Turf replacement

Teton County School District No. 1 has approved a contract to replace all three synthetic turf fields, which have outlived the industry standard.

Sometimes, out of controversy comes compromise.

At the Teton County School District No. 1 Board of Trustees’ May meeting, trustees received public comment that one sport was being left out of the update of the synthetic sports fields — lacrosse. Jackson Hole Lacrosse Club Executive Director David Madeira and parents spoke about the need for having lacrosse lines on the new fields.

“We do serve a large number of the students in the district,” he told the board. “We feel that our club’s mission is complementary to the school district mission.”

Following the May meeting, a flood of letters (nearly 100) hit the trustees’ inboxes. A bevy of parents implored the board to include boys and girls lacrosse lines on the fields.

Though the original request for proposals didn't specify lacrosse markings, the original design included lines for soccer and football, as well as universal lacrosse lines on one field. Currently, the fields near Jackson Hole High School are primarily used by the district for soccer and rented for other activities, including lacrosse. One will be striped for football in case the district later decides to move the football stadium there, Trustee Bill Scarlett said.

Lacrosse parents felt that the growing popularity of the sport necessitated the inclusion of the lines. Right now, the club has to temporarily stripe the lines for each tournament, which costs time and money.

Permanently including the lines, parents wrote, would help the sport grow.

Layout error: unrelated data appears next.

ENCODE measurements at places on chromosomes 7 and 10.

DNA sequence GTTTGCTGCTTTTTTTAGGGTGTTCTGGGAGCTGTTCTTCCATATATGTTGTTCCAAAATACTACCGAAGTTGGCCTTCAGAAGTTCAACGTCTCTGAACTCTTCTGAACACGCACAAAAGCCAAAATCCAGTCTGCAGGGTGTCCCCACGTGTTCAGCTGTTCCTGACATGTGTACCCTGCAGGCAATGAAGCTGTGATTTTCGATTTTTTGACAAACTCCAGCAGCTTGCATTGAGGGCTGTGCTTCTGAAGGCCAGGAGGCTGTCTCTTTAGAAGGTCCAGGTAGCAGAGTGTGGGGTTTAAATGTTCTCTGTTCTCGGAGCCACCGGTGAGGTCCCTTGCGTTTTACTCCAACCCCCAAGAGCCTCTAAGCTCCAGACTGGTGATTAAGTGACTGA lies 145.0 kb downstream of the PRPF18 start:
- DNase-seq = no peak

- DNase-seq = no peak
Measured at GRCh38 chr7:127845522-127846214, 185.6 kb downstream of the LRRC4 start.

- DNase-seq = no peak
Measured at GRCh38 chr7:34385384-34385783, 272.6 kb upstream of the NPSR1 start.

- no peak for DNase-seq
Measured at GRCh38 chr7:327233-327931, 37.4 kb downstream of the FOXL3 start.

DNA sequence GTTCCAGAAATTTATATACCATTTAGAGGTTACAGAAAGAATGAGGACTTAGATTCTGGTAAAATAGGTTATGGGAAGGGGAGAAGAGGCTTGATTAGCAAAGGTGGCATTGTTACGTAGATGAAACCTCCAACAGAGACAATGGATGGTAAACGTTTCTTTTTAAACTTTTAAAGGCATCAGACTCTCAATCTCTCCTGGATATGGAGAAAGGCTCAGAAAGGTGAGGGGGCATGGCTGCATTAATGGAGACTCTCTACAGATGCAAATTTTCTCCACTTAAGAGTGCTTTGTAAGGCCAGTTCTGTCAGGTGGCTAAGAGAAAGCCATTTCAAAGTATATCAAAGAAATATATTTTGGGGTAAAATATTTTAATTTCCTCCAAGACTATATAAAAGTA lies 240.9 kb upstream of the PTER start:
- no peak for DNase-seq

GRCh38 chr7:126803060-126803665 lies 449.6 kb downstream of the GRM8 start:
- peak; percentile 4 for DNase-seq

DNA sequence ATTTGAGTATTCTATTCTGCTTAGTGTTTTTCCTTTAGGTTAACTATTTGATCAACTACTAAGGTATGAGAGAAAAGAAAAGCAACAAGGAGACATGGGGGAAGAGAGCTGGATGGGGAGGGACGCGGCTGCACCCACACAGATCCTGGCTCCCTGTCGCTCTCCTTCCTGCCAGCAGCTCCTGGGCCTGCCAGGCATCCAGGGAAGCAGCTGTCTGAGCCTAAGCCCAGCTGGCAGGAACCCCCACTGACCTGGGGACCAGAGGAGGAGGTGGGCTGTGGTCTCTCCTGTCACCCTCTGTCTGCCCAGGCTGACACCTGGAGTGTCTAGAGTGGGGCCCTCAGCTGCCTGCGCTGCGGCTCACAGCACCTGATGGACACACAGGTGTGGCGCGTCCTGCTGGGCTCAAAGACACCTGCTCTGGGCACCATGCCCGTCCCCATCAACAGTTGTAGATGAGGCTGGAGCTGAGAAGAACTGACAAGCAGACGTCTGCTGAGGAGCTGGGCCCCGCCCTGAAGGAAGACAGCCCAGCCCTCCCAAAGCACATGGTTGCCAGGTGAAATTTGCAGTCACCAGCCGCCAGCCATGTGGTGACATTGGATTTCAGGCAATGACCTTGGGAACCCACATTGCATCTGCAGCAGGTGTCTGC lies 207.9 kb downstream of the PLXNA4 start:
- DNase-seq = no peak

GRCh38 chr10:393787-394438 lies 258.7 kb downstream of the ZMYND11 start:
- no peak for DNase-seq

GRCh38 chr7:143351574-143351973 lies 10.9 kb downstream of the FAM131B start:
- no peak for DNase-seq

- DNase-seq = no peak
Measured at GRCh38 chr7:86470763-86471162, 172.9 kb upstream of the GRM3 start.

“Please add lining/stitching on all 3 synthetic fields for lacrosse (girls and boys),” parent Kristin Painter wrote. “It helps the players understand the game rules to have these visible and allows the sport to continue to flourish here.”

Most letters featured some version of Painter’s plea. The Lacrosse Club travels frequently for tournaments, and Madeira told the News&Guide that permanent lines are the norm.

“It is common throughout the country to see multi-use fields lined for all sports,” he wrote in an email Tuesday. “We feel that is the appropriate approach to such a finite resource in our community for these community fields paid for by taxpayer dollars.”

However, it appeared that the lines would not be included, at least not in the form the club was asking for. The request for proposals came out in March, and the contract was approved in April without the lacrosse lines. The club’s advocacy did not begin in earnest until May.

Since the fields are synthetic, they have to be made in the Field Turf factory, so changes aren’t easy to make.

“It’s already baked into the design,” Scarlett said last week.

The district did tell the lacrosse club that one field would have “unified” lines, which some states use for both boys and girls lacrosse. Madeira said the district told him the contract couldn’t be changed for all three fields, but he appreciates that one field will have the lacrosse markings.

“This is a great step in providing youth lacrosse athletes with facilities that put them on equal footing with their competition in the region,” he wrote.

Still, he believes that lining all the fields for the three sports would be the right move. With the explosive growth of lacrosse in the United States and Jackson, he and the dozens of families who wrote to the school board see it as deserving of permanent inclusion.

He’ll have a while to plan his next round of advocacy, however, since the industry-standard lifespan of the synthetic fields is 10 years.

“We hope that the next time these fields are re-built (approximately 10 years plus from now), they will be lined for all sports,” Madeira wrote. “We remain grateful for our inclusion in this year’s project.”

This story has been updated to show that although the contract and request for proposal may not have included lacrosses lines on all three fields, throughout the design process, one field included the universal lacrosse lines. — Ed. 

Contact Tom Hallberg at 732-7079 or thallberg@jhnewsandguide.com.

Tom Hallberg covers a little bit of everything, from skiing to long-form feature stories. A Teton Valley, Idaho, transplant by way of Portland and Bend, Oregon, he spends his time outside work writing fiction, splitboarding and climbing.

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